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What to expect from Obama's speech

A dredger is pulled out to sea for work on the oil spill in Grand Isle, La.

TEXT OF INTERVIEW

Kai Ryssdal: Later this evening the president will formally weigh in on the leak. He'll do so with all the oomph of his office behind him, that's the oval-shaped one he gets to use.

Here with a preview is our Washington bureau chief John Dimsdale. Hello, John.

John Dimsdale: Hello Kai.

Ryssdal: In so far as we know right now, what's he going to say tonight?

Dimsdale: Well first, he wants to show that the government has a handle on this spill and the clean up and that things aren't quite as chaotic as it sometimes looks. I think the president will say that he's making sure that BP will pay restitution to the folks in the Gulf who've lost their means to earn a living. And then, he's going to try to use the public's attention here to breathe some life into a legislative priority that had fallen by the wayside, namely a comprehensive energy and climate change strategy. The president will argue that alternatives to fossil fuels are really the only way to make sure that this kind of environmental catastrophe could never happen again.

Ryssdal: So has this spill actually changed the dynamic on this climate bill, John?

Dimsdale: Well, there are two parts to this. Incentives for energy alternatives that has plenty of support, so that's not a problem. But climate change is much more controversial, especially when you talk about putting a price on carbon-based energy. Some say the spill has created an opportunity. For example -- Kevin Knobloch at the Union of Concerned Scientists, he expects to hear the president to first take charge of the spill and the clean up.

Kevin Knobloch: He also has a terrific opportunity to build on people's newer appreciation of the cost of relying on fossil fuels, to call on the nation to dramatically cut our oil usage.

Dimsdale: But the spill has changed the politics. Remember before, the president endorsed more oil drilling and incentives for clean coal and nuclear power, in an effort to attract conservative support. Well, more oil drilling is not an option anymore and William Galston at the Brookings Institution says if the president sticks with that formula, he'll lose support on the anti-oil drilling side.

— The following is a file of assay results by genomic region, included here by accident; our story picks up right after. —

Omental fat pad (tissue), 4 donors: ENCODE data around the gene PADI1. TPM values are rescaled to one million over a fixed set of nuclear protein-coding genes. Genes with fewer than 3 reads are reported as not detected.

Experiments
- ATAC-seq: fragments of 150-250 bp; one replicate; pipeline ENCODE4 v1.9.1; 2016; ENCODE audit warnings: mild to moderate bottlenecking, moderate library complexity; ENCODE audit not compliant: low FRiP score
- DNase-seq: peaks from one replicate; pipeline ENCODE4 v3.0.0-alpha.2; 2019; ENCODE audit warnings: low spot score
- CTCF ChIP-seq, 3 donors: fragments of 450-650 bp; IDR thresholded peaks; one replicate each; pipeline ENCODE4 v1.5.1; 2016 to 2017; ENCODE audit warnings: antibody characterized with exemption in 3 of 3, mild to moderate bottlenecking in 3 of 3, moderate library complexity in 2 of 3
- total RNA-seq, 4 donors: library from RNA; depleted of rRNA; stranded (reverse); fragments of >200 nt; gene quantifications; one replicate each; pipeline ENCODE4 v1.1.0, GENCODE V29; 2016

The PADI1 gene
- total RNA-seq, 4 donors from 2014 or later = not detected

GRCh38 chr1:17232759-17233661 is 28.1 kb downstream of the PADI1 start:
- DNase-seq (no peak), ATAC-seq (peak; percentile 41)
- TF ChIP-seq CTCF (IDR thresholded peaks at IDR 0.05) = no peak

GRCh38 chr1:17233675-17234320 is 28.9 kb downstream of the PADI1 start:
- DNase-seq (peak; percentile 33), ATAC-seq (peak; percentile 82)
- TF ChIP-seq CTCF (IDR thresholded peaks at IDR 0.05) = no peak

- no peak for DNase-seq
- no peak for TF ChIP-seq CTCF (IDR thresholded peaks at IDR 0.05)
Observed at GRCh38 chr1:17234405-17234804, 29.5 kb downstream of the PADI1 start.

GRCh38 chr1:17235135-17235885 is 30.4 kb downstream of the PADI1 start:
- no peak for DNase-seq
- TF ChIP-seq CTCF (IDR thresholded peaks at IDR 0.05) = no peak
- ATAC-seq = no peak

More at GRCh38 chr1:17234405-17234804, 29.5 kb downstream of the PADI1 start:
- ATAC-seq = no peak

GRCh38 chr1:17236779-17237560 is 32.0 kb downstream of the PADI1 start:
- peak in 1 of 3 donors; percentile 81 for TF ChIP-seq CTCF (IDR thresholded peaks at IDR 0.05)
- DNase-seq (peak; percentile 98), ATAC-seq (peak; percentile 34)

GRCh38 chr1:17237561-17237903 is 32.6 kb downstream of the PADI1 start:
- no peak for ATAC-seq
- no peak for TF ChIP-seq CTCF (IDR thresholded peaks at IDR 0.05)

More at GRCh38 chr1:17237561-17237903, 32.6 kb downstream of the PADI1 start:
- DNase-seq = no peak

William Galston: The potential coalition that the White House was trying to assemble in favor of a comprehensive approach seems to me to be weaker now than it was six months ago, not stronger.

Ryssdal: Well, if that's the case then, John, what does the president do, politics-wise, to see if he can get this bill done?

Dimsdale: Well, he may want to change his message a little bit. And one way to measure that is whether he will talk about cap-and-trade -- that's the way of using market-trading incentives to gradually ratchet down the amount of greenhouse gas pollution that businesses can emit into the air. The president's spokesman earlier wouldn't speculate whether President Obama would include a strong endorsement of cap-and-trade. It's already in the House bill, which is awaiting action by the Senate, and if it's not strongly backed by the president tonight, that probably indicates that he's decided that putting a price on carbon is not achievable right now.

Ryssdal: Back, very briefly John, to be BP before we let you go, the president meets with Tony Hayward, the CEO and the chairman of the board, tomorrow at the White House, doesn't he?

Dimsdale: Tomorrow, yes. And they'll definitely talk about this idea of an escrow account setting aside some money to make sure that people in the Gulf are made whole.

Ryssdal: John Dimsdale in Washington on the president's speech tonight. Thank you, John.

Dimsdale: My pleasure.

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